Mold in Rental Units: Who is Responsible?

Posted by James Lee on January 24th, 2018

When you rent an apartment or condo in Florida, you fully expect your unit to be clean, safe and free of health hazards. For all intends and purposes, that’s just what your unit is, at least from the outside. However, if you were to open up a few walls, look beneath sinks and peel up the floorboards, you may just discover that your apartment or condo is anything but safe and hazard-free. Instead, you may discover that your unit is a cesspool of germs and harmful bacteria and fungi, including black mold. If your unit is infested with black mold, reach out to a mold attorney in Broward County to learn more about your rights.

When Your Landlord Liable May Not Be Liable for Mold-Related Damages

Unfortunately, there are zero exposure limits or standards set by the federal government for building owners to abide by, making it increasingly difficult for tenants to recover compensation for mold-related damages. Moreover, only a few states have taken steps toward establishing tolerable mold criteria, and just two cities have followed suit. Florida is not one of those states, and the only cities that have enacted local ordinances regarding mold are New York City and San Francisco. However, that doesn’t mean that you’re without options. A mold lawyer in Broward County can help you review your options and build a viable claim.

However, Your Landlord Could be Held Liable for Uninhabitable Conditions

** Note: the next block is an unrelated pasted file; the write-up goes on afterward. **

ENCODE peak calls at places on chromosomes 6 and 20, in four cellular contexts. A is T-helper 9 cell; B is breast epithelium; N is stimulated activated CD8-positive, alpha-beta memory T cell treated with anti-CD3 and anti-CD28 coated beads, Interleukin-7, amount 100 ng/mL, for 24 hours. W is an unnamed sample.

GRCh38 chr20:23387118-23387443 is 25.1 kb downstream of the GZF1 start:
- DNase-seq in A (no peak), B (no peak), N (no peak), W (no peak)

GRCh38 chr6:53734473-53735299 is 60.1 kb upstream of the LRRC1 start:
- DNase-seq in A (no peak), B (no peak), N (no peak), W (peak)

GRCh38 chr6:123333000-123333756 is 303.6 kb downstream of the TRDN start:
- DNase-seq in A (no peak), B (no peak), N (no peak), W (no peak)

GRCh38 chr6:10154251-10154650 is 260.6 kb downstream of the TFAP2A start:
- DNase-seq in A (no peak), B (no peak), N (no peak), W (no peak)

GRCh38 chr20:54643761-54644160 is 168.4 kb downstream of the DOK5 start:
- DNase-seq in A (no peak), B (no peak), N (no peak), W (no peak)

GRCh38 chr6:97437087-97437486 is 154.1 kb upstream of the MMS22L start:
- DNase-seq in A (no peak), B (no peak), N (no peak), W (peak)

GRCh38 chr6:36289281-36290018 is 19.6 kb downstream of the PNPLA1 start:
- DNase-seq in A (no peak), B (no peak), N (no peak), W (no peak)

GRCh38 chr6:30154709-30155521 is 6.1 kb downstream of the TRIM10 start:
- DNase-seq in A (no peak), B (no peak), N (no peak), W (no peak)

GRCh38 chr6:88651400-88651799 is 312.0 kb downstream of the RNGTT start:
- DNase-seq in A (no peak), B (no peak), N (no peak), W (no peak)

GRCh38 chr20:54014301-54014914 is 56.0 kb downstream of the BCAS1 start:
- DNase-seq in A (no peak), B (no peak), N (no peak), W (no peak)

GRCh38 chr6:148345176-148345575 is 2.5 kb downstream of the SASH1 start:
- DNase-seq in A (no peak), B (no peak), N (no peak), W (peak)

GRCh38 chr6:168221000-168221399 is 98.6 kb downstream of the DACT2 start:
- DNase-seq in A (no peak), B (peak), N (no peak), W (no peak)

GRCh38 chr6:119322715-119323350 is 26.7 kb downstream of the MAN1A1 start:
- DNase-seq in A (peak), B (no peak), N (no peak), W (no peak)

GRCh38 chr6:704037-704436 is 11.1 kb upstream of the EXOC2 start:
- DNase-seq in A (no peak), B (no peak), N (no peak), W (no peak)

One legal avenue that you can pursue is claiming that your landlord has maintained uninhabitable premises. According state and federal law, it is a landlord’s duty to maintain habitable premises for his or her tenants, and failure to do so could open them up to a legal liability lawsuit. Before you throw that term around in front of your landlord, however, talk to a mold attorney in Broward County about the nature of the issue, as there may be some instances in which you are liable for your own injuries.

For instance, if the mold was caused by your own negligence, such as failing to maintain a clean apartment or keeping the doors and windows open during a rainstorm, you may be held responsible for the mold damage. However, if the mold was a result of your landlord’s failure to repair a leaky pipe or to repair the roof, he or she can be held liable for failing to maintain habitable conditions.

A lot goes into building a viable mold damage case, which is why it is always best to consult with a mold attorney in Broward County prior to pursuing any legal remedies. If you believe that your landlord is responsible for the black mold in your unit, contact a lawyer today.

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James Lee

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James Lee
Joined: January 24th, 2018
Articles Posted: 3

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